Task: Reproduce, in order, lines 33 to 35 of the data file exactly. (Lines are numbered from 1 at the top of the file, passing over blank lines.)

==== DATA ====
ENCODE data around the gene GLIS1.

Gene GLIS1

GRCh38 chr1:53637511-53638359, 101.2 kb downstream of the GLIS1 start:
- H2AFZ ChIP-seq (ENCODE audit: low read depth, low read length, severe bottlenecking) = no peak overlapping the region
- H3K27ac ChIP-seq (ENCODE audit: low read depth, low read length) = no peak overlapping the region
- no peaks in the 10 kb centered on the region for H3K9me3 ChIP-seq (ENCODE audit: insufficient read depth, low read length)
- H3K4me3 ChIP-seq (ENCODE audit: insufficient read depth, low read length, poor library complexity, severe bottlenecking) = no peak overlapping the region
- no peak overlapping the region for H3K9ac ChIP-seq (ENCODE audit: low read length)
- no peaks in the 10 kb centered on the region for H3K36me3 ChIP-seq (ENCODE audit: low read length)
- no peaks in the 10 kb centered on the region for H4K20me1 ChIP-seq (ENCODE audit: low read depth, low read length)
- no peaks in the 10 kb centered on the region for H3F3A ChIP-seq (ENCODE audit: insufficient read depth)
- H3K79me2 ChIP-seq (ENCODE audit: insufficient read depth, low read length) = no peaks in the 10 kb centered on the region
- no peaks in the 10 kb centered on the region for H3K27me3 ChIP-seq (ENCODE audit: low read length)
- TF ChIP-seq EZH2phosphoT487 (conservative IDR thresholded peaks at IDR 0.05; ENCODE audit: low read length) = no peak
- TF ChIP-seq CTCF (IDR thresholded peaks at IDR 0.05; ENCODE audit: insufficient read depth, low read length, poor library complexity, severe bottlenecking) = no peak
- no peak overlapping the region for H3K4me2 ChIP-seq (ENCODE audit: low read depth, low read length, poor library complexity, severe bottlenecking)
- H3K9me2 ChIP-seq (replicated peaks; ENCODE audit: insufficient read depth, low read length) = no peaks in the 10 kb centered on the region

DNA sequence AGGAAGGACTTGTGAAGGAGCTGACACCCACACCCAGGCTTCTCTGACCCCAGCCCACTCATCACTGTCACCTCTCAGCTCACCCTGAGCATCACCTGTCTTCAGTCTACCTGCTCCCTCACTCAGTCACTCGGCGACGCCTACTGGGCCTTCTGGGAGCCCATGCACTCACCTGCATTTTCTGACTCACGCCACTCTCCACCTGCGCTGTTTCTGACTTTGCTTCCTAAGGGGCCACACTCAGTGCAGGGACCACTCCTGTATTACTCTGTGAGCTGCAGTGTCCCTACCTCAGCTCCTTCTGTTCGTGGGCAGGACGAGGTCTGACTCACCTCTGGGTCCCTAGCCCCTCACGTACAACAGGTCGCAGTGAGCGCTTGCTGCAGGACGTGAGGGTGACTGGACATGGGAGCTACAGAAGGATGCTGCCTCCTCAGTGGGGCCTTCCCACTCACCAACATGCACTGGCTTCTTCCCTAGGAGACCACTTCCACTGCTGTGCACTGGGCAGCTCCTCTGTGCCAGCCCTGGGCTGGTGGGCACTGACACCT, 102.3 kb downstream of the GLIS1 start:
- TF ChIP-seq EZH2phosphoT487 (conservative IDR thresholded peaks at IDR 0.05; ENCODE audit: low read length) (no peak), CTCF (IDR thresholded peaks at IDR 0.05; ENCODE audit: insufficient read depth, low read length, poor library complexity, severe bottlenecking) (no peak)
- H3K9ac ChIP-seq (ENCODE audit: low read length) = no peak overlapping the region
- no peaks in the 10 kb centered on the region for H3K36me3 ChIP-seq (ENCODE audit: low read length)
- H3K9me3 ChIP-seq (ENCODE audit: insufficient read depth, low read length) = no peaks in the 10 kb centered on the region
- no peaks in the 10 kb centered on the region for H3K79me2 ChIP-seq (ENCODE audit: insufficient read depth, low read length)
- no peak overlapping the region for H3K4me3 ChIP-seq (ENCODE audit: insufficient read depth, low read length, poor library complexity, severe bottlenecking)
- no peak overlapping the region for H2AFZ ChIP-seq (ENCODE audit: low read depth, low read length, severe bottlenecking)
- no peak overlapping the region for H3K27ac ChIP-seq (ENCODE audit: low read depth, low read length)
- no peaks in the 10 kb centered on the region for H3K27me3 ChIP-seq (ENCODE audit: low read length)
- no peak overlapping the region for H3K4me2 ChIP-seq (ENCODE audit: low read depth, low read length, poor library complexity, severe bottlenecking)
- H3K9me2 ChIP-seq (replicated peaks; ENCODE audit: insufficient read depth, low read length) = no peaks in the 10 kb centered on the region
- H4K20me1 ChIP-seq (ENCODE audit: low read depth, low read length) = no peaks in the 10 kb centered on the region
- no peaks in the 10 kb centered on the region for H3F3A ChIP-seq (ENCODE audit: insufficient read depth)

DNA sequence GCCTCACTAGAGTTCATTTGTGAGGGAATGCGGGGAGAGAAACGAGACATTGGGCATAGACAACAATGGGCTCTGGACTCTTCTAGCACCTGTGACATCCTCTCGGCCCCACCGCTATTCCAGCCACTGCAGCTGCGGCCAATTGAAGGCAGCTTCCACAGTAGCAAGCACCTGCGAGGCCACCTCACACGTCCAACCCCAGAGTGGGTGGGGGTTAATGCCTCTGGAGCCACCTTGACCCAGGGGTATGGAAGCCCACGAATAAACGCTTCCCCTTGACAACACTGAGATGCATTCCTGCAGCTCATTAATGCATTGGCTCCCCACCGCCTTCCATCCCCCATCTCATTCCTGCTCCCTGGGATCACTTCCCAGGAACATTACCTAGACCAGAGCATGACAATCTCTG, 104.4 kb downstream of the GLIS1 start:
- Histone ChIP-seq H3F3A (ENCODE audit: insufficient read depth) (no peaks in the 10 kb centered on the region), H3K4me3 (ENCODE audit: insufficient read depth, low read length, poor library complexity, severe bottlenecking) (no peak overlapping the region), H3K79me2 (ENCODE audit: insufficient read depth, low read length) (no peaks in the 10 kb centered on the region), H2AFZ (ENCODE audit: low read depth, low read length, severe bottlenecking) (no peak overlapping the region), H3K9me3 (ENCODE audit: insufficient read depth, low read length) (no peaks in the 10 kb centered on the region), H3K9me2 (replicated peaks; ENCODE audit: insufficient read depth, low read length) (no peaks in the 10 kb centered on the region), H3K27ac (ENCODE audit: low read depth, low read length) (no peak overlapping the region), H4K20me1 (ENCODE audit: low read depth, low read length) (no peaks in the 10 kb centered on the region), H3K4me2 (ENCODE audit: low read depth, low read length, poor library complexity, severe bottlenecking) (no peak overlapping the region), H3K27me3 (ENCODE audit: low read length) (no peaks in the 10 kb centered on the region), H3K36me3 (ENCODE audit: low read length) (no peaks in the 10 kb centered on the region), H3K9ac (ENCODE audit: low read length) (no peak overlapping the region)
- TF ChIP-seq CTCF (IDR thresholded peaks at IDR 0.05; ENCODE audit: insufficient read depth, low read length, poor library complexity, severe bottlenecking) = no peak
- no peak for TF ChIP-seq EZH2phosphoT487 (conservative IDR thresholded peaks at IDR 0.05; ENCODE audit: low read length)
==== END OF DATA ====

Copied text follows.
- Histone ChIP-seq H3F3A (ENCODE audit: insufficient read depth) (no peaks in the 10 kb centered on the region), H3K4me3 (ENCODE audit: insufficient read depth, low read length, poor library complexity, severe bottlenecking) (no peak overlapping the region), H3K79me2 (ENCODE audit: insufficient read depth, low read length) (no peaks in the 10 kb centered on the region), H2AFZ (ENCODE audit: low read depth, low read length, severe bottlenecking) (no peak overlapping the region), H3K9me3 (ENCODE audit: insufficient read depth, low read length) (no peaks in the 10 kb centered on the region), H3K9me2 (replicated peaks; ENCODE audit: insufficient read depth, low read length) (no peaks in the 10 kb centered on the region), H3K27ac (ENCODE audit: low read depth, low read length) (no peak overlapping the region), H4K20me1 (ENCODE audit: low read depth, low read length) (no peaks in the 10 kb centered on the region), H3K4me2 (ENCODE audit: low read depth, low read length, poor library complexity, severe bottlenecking) (no peak overlapping the region), H3K27me3 (ENCODE audit: low read length) (no peaks in the 10 kb centered on the region), H3K36me3 (ENCODE audit: low read length) (no peaks in the 10 kb centered on the region), H3K9ac (ENCODE audit: low read length) (no peak overlapping the region)
- TF ChIP-seq CTCF (IDR thresholded peaks at IDR 0.05; ENCODE audit: insufficient read depth, low read length, poor library complexity, severe bottlenecking) = no peak
- no peak for TF ChIP-seq EZH2phosphoT487 (conservative IDR thresholded peaks at IDR 0.05; ENCODE audit: low read length)